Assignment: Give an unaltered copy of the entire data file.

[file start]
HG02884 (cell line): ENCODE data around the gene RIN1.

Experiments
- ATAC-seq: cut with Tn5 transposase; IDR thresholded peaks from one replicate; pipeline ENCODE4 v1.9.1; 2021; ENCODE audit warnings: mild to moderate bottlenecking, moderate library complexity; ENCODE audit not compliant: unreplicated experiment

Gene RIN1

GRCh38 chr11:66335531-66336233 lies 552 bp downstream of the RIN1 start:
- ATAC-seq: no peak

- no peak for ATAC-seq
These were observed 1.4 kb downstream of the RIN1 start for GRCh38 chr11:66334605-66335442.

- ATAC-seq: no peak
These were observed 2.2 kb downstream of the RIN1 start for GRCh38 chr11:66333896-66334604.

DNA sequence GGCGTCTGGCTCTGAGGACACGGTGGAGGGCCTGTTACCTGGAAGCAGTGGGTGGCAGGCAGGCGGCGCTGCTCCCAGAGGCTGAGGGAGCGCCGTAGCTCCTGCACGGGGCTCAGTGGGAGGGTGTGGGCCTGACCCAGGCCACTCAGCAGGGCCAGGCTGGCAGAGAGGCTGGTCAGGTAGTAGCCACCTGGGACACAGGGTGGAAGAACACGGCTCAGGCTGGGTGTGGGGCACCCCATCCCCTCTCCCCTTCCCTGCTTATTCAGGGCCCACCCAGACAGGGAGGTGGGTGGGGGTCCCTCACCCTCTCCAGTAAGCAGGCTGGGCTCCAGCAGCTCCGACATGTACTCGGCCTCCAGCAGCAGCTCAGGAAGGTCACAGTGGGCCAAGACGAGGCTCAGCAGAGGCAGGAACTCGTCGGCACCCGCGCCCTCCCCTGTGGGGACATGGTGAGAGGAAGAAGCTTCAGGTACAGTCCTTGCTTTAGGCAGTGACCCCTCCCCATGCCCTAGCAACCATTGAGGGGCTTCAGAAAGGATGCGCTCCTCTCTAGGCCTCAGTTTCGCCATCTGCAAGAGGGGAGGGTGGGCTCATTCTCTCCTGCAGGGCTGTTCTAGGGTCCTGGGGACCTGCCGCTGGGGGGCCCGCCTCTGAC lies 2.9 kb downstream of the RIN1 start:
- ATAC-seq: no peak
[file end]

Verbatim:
HG02884 (cell line): ENCODE data around the gene RIN1.

Experiments
- ATAC-seq: cut with Tn5 transposase; IDR thresholded peaks from one replicate; pipeline ENCODE4 v1.9.1; 2021; ENCODE audit warnings: mild to moderate bottlenecking, moderate library complexity; ENCODE audit not compliant: unreplicated experiment

Gene RIN1

GRCh38 chr11:66335531-66336233 lies 552 bp downstream of the RIN1 start:
- ATAC-seq: no peak

- no peak for ATAC-seq
These were observed 1.4 kb downstream of the RIN1 start for GRCh38 chr11:66334605-66335442.

- ATAC-seq: no peak
These were observed 2.2 kb downstream of the RIN1 start for GRCh38 chr11:66333896-66334604.

DNA sequence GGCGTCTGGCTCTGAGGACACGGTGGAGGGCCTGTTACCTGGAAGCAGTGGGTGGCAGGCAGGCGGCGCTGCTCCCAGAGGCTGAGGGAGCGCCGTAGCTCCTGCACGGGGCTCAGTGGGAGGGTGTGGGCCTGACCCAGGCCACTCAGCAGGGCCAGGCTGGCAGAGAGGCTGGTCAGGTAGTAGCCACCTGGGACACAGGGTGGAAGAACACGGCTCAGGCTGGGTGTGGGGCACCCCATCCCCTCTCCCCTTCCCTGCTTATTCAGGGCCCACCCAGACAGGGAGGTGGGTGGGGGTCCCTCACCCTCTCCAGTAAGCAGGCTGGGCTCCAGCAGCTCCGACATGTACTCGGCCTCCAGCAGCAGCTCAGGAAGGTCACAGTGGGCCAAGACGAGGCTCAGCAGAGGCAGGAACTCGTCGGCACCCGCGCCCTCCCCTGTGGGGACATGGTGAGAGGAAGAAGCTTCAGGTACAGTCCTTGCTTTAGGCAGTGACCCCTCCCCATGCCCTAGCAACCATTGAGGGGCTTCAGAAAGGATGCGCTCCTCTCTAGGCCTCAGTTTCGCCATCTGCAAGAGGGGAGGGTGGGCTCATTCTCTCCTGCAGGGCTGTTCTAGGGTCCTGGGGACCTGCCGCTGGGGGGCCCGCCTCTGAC lies 2.9 kb downstream of the RIN1 start:
- ATAC-seq: no peak